New Delhi/ 26 December 2016. Reindeer—which are called caribou in North America—play an important role in Christmas folklore. But the deer is more than mere myth.
In the Arctic, indigenous peoples such as the Nenets rely on reindeer for food, transportation, and clothing year-round. Wild reindeer—which live in Scandinavia, Siberia, Greenland, Alaska, and Canada—also benefit their ecosystems. For instance, they serve as prey for polar bears and wolves.
Here are some glimpses.
Reindeer pull Inuit mushers across Alaska's snowy terrain.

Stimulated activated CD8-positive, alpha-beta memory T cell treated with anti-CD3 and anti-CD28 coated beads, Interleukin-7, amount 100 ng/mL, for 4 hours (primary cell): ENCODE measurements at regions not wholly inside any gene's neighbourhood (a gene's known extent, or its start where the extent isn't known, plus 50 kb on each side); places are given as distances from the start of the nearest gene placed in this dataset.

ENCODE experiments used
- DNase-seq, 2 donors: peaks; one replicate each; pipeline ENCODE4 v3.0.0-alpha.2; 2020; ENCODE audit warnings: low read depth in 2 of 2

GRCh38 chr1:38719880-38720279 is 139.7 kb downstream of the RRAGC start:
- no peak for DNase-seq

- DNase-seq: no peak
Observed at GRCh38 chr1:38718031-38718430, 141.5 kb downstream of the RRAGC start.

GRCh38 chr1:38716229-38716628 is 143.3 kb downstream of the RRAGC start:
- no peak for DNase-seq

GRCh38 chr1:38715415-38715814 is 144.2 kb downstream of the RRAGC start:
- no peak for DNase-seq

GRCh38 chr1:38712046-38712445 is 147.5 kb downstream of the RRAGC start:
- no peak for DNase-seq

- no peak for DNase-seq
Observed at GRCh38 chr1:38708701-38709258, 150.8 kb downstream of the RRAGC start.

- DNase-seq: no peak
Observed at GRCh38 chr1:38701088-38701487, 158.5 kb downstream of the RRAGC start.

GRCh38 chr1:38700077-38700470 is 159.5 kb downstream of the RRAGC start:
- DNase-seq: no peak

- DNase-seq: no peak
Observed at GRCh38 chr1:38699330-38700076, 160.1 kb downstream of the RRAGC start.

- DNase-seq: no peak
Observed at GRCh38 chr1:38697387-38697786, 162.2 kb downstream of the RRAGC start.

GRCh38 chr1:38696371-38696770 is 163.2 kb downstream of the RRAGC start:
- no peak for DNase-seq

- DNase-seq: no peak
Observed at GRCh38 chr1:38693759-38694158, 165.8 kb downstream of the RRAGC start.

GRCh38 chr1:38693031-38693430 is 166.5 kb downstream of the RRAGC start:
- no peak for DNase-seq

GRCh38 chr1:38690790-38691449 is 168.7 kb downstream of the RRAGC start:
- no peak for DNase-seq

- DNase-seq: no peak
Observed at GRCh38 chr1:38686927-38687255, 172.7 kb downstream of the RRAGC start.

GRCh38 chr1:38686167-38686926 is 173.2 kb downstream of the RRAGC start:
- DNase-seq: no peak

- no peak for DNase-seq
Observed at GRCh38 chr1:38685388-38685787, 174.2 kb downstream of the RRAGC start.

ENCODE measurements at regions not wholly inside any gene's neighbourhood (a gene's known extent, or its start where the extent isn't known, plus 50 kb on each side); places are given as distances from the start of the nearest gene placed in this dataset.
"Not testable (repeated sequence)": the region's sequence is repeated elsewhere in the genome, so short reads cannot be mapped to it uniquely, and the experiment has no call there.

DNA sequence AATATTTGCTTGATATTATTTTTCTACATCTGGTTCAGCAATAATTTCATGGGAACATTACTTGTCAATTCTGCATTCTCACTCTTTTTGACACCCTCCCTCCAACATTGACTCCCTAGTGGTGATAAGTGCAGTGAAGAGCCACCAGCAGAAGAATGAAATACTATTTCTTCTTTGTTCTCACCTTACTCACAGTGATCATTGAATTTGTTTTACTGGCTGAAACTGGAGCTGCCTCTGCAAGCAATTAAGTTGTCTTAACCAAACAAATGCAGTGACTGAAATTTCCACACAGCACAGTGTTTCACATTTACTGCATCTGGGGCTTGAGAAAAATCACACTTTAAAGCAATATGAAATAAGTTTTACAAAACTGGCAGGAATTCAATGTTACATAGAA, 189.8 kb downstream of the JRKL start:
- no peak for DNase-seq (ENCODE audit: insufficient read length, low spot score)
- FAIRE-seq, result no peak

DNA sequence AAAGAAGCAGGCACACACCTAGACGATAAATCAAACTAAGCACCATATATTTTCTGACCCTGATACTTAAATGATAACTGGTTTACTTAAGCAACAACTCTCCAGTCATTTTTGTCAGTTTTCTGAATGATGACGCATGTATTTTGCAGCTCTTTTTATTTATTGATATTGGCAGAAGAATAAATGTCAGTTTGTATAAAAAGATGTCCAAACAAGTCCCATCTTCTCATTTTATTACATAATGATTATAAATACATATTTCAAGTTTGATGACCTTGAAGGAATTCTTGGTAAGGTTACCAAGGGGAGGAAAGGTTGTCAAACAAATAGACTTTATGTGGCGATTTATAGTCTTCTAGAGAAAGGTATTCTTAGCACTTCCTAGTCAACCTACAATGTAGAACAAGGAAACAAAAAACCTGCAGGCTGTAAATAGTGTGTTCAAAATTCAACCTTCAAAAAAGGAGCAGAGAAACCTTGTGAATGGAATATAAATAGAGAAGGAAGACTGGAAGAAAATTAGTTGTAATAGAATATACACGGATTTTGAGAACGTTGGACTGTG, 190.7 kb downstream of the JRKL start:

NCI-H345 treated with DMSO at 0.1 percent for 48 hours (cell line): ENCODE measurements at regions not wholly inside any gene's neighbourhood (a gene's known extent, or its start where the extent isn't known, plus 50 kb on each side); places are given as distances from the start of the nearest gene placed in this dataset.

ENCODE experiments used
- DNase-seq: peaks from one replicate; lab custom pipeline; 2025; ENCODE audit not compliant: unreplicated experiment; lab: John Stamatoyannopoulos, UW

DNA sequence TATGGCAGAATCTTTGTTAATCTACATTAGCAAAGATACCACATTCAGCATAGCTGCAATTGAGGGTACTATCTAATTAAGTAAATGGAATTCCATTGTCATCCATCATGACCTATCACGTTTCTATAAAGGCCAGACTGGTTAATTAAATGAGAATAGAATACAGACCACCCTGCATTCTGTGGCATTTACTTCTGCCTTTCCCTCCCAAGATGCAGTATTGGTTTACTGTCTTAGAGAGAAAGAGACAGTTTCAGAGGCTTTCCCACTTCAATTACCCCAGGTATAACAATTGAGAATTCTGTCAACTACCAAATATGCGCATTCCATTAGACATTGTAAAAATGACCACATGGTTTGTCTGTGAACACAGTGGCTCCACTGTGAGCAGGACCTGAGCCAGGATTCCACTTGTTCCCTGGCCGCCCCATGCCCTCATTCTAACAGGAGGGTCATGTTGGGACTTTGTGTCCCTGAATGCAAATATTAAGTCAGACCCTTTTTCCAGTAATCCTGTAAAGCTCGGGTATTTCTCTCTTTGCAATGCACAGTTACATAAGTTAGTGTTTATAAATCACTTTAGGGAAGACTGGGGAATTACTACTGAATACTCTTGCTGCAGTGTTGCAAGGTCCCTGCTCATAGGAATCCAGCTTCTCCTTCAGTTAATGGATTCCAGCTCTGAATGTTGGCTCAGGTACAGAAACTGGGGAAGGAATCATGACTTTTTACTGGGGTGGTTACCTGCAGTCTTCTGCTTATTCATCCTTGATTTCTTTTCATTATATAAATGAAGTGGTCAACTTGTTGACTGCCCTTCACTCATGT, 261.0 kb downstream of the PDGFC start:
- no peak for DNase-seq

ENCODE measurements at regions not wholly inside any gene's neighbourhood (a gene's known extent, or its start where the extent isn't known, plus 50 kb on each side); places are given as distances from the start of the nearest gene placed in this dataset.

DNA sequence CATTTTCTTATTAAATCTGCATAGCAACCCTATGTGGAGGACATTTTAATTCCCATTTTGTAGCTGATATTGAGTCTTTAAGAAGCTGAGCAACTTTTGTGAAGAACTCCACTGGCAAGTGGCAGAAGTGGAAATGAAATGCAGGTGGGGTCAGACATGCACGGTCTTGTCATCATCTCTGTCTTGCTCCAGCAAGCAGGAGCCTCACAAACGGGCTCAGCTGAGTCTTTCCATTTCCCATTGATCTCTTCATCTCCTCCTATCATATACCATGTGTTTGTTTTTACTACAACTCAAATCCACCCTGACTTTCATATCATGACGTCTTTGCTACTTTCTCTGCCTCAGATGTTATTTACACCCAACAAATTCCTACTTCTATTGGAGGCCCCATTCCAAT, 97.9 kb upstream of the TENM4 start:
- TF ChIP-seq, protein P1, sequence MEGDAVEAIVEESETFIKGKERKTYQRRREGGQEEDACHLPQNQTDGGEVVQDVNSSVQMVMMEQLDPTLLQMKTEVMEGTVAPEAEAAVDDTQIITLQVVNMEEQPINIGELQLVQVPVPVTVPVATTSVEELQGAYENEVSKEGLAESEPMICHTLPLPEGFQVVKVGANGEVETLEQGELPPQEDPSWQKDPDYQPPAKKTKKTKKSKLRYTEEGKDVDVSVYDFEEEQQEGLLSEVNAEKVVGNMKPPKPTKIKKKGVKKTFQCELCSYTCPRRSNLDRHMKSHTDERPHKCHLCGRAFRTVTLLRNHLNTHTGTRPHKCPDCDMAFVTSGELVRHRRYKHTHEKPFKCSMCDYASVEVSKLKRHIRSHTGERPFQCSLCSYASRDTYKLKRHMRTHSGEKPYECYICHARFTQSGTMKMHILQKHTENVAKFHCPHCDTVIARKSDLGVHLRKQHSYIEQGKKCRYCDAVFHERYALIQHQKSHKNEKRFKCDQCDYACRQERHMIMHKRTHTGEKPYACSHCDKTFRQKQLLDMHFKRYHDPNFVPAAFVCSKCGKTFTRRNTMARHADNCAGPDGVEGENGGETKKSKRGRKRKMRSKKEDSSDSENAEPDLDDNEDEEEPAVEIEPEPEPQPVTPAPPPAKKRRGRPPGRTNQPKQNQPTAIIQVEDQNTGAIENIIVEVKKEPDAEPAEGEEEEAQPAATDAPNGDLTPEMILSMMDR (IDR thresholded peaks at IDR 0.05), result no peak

A herd of reindeer travel through a snow-covered Siberian valley in the 1970s. Reindeer in Siberia travel north each spring and return to their home range each fall in one of the world's biggest large-animal migrations.
Reindeer pulling a Sami herder on a sleigh near Lovozero, Russia.
A reindeer relaxes outside the tipi homes of nomadic Tsaatan herders in Mongolia. The Tsaatan, also known as the Dukha, are an ancient people of Turkic descent who live in the remote forests of northwestern Mongolia.
Two Peary caribous flee through the snow on Canada's Ellesmere Island. (National Geographic)